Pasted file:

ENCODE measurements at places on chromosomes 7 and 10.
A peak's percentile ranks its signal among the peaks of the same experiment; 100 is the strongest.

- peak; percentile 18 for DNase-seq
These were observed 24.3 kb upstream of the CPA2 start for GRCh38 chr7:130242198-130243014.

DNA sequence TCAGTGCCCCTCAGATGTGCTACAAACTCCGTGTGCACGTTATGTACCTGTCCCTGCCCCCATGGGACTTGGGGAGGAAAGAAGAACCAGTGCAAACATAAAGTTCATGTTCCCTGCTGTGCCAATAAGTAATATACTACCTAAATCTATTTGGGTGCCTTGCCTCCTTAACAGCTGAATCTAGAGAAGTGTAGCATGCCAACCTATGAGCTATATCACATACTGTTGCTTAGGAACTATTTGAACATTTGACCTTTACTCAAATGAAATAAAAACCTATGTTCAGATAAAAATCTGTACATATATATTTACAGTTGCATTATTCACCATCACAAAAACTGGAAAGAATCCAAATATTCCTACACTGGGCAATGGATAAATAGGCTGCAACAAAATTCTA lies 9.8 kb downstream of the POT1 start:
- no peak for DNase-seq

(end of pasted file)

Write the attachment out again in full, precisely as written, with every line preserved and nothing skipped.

ENCODE measurements at places on chromosomes 7 and 10.
A peak's percentile ranks its signal among the peaks of the same experiment; 100 is the strongest.

- peak; percentile 18 for DNase-seq
These were observed 24.3 kb upstream of the CPA2 start for GRCh38 chr7:130242198-130243014.

DNA sequence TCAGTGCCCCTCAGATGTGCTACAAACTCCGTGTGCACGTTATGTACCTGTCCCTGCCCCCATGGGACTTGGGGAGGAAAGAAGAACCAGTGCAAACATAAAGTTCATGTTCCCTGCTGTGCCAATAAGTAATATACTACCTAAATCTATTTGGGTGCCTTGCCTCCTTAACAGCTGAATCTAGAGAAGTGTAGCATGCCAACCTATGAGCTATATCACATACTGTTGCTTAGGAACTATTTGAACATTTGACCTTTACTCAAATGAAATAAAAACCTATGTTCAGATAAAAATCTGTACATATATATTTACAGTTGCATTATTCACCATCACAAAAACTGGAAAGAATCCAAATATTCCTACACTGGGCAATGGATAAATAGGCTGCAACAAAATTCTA lies 9.8 kb downstream of the POT1 start:
- no peak for DNase-seq